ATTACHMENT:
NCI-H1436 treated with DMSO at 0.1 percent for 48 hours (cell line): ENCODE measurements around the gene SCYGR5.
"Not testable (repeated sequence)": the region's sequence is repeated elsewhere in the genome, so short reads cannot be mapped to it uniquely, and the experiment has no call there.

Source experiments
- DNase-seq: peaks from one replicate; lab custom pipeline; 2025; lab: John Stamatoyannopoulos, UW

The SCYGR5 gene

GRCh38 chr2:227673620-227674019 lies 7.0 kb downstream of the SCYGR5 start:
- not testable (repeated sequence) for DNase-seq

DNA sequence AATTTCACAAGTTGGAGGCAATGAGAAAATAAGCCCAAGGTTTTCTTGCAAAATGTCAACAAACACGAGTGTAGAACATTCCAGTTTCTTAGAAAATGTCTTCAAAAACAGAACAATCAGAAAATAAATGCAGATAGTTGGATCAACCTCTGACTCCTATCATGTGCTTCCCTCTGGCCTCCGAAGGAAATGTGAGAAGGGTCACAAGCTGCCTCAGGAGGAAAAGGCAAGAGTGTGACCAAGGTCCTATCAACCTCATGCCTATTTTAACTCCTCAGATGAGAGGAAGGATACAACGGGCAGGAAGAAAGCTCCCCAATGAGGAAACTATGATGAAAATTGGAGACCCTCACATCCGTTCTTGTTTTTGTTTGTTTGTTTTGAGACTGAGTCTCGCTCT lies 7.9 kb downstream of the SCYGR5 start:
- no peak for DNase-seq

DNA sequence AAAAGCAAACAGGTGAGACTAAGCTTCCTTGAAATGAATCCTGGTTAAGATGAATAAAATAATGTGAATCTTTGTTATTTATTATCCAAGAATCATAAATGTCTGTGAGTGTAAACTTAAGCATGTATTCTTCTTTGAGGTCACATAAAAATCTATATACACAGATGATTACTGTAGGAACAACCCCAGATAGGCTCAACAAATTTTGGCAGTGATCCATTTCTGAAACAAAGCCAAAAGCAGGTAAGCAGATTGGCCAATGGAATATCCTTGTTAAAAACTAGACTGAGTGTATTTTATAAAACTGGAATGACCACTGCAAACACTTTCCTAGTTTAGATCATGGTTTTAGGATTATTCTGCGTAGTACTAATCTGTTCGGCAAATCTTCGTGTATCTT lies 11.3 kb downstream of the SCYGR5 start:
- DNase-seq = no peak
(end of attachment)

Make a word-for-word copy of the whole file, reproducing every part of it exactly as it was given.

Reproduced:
NCI-H1436 treated with DMSO at 0.1 percent for 48 hours (cell line): ENCODE measurements around the gene SCYGR5.
"Not testable (repeated sequence)": the region's sequence is repeated elsewhere in the genome, so short reads cannot be mapped to it uniquely, and the experiment has no call there.

Source experiments
- DNase-seq: peaks from one replicate; lab custom pipeline; 2025; lab: John Stamatoyannopoulos, UW

The SCYGR5 gene

GRCh38 chr2:227673620-227674019 lies 7.0 kb downstream of the SCYGR5 start:
- not testable (repeated sequence) for DNase-seq

DNA sequence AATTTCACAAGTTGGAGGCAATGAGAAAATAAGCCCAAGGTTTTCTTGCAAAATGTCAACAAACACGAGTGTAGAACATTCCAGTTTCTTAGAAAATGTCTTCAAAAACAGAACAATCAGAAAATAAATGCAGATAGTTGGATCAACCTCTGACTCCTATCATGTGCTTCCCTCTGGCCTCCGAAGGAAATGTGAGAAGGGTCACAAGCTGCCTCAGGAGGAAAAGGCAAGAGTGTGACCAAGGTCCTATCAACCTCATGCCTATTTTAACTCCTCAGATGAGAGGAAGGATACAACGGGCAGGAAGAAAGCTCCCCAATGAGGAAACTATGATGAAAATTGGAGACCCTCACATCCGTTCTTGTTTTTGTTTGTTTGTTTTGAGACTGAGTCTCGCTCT lies 7.9 kb downstream of the SCYGR5 start:
- no peak for DNase-seq

DNA sequence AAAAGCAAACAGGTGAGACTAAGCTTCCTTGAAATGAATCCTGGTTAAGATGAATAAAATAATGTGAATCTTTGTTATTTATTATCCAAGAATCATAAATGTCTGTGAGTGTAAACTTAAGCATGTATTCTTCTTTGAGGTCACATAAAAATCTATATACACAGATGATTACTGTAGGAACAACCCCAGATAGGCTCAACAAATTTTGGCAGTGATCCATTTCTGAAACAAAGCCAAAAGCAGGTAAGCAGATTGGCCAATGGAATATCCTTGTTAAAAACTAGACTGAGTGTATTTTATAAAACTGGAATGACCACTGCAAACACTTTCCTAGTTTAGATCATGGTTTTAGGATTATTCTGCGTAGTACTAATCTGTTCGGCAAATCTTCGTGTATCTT lies 11.3 kb downstream of the SCYGR5 start:
- DNase-seq = no peak